Suspended scaffold training

This suspended scaffolding safety alert has been released following the death of an employee in March 2009 who seem to was thrown off at a collapsed suspended scaffold while painting the outside of a building. A single point of the suspended scaffold failed allowing the platform moving down and dangling vertically in the opposite end. Another employee has also been in the suspended scaffold in the event it collapsed but was held by his fall-arrest harness until saved.

Although an investigation remains on-going to determine the main cause, the event works as a tragic indication that any kind of failure of a suspended scaffold is possibly tragic and the scaffold depends on all of its parts, the proper installation and usage and persistent safety check ups and upkeep to guarantee the safety of individuals in, or in the area, of the scaffold.

OCCUPATIONAL HEALTH AND SAFETY REQUIREMENTS

The Occupational Health and Safety Act (OHS Act) demands business employers to supply plan and methods of work which are safe and without having risks to health, and to supply such information, safety training, coaching and guidance to guarantee the employee’s health and safety on the job.

Suspended Scaffolding Safety Training

RISK CONTROLS

The subsequent control steps connect with suspended scaffolds held by counterweighted suspension rigs:

  • The counterweight provided needs to be sufficient not less than 3 times the utmost rope tension in the support string, considering the inboard and outboard projections of your suspension rig.
  • The needles, or suspension rigs, should be created by a competent person to back up the maximum string tension in the provided outboard, which includes adequate horizontal stability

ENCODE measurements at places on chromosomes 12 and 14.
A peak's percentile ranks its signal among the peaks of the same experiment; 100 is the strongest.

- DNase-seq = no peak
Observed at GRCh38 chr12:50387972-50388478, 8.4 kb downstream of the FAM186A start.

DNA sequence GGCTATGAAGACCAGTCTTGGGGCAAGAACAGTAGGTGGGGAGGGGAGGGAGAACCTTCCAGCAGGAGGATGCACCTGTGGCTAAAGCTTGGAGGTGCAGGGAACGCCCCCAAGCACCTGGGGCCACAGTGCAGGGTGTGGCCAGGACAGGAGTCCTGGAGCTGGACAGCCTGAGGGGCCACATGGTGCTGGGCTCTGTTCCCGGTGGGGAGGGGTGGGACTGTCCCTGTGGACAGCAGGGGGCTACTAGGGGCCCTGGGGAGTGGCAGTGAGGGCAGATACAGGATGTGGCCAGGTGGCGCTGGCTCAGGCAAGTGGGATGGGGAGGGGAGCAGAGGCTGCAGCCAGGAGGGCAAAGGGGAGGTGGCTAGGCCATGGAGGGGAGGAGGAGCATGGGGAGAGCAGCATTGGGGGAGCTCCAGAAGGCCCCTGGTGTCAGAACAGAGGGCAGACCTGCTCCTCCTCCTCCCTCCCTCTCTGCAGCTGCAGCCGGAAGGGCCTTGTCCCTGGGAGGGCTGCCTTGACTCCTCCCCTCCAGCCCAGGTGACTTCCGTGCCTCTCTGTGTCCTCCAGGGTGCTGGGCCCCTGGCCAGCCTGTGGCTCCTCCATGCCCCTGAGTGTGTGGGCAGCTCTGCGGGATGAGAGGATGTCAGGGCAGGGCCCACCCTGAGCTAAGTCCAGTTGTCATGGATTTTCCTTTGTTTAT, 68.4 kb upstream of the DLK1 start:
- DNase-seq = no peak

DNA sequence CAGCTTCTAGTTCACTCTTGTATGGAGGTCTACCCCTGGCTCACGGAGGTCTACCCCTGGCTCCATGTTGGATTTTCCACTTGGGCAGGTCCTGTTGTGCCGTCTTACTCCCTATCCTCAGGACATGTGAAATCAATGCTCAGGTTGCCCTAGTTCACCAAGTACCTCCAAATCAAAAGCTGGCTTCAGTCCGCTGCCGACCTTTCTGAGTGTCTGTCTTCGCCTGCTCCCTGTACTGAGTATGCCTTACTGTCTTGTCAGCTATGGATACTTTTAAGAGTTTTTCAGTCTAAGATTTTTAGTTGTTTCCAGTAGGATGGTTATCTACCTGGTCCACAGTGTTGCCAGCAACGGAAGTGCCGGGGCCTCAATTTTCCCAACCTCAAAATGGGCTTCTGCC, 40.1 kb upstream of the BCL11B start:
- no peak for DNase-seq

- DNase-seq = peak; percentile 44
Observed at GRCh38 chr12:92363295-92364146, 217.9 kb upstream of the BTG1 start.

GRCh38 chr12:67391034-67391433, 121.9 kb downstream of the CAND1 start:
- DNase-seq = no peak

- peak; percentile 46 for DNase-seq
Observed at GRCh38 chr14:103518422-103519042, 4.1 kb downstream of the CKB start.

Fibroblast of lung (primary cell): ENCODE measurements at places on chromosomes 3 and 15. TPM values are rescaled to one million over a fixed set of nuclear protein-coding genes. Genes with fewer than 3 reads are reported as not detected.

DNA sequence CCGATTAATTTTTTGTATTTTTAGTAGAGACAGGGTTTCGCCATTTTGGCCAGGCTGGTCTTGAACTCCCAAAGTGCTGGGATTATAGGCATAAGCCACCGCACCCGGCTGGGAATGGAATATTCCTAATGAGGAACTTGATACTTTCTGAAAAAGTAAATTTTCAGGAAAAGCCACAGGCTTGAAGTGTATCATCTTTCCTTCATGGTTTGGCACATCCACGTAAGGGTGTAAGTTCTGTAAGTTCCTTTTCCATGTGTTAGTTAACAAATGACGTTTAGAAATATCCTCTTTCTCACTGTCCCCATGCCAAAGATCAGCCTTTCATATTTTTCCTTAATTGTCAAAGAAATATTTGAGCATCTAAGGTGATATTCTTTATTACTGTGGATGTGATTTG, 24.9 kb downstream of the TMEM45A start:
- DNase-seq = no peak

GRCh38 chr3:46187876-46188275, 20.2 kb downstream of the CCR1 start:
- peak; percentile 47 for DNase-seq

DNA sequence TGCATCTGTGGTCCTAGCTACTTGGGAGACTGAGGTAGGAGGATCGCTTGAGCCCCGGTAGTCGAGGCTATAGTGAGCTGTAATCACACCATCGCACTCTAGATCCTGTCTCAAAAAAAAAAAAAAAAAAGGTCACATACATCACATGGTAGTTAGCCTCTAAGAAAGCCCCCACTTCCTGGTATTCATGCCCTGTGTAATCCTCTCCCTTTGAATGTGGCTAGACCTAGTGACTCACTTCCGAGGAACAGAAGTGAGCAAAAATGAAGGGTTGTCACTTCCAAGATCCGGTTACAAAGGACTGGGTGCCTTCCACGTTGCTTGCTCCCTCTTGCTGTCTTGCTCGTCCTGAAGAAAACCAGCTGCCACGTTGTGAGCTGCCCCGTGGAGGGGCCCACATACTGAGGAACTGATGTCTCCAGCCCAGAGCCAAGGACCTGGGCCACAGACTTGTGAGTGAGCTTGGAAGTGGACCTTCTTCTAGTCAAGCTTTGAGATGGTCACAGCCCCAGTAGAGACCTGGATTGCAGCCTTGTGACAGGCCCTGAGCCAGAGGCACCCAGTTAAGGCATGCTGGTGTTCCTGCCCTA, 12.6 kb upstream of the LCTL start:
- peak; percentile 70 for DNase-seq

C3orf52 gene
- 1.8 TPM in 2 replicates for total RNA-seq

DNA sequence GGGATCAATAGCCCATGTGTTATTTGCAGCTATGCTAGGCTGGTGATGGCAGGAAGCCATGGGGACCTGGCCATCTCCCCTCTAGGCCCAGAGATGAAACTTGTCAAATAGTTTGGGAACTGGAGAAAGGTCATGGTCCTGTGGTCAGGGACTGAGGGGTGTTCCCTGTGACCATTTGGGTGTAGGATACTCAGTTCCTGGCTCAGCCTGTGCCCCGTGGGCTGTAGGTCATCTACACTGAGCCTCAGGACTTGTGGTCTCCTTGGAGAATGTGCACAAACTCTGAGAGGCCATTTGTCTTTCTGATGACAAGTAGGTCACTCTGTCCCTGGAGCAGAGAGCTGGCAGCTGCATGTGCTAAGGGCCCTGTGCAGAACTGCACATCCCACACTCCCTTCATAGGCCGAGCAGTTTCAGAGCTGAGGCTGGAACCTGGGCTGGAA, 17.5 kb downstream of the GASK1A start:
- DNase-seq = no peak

• The counterweights needs to be fixed to the suspension rig to avoid them getting dislodged or taken off without having to use a tool
  • The winch ropes along with other parts ought to be checked out prior to setting up
  • An individual rope safety device, or a subsequent rope, to carry the scaffold in case of a winch breakdown needs to be provided or integrated into every scaffold hoist
  • The scaffold needs to be installed by persons having an Advanced Scaffolding, or Advanced Rigging Certificate of Competency who’re qualified in the setting up suspended scaffolds of the kind being set up, and a handover certificate given on completion

SUSPENDED SCAFFOLDING SAFETY ALERT

  • The scaffold needs to be clearly noted with its performing capacity and should not be beyond capacity
  • Business employers need to ensure that suspended scaffolding is checked out by a competent person prior to its first use, prior to its next use right after an occurrence that might sensibly be anticipated to have an effect on its stability or adequacy, prior to use subsequent repairs and at intervals not exceeding beyond 30 days. Any flaws discovered should be rectified prior to use.
  • Operators must examine the scaffold, such as the suspension rig, just before each times use to check for any apparent damage or absent counterweights. Note: Operators needs to be presented with sufficient details in order to perform that check, otherwise have the check done by one more competent person.
  • A fall arrest system complying with Standard should be presented and put on while individuals are moving the scaffold. This consists of the availability of appropriate fall-arrest rated anchor points around the scaffold. A practical individual also needs to remain attached sometimes.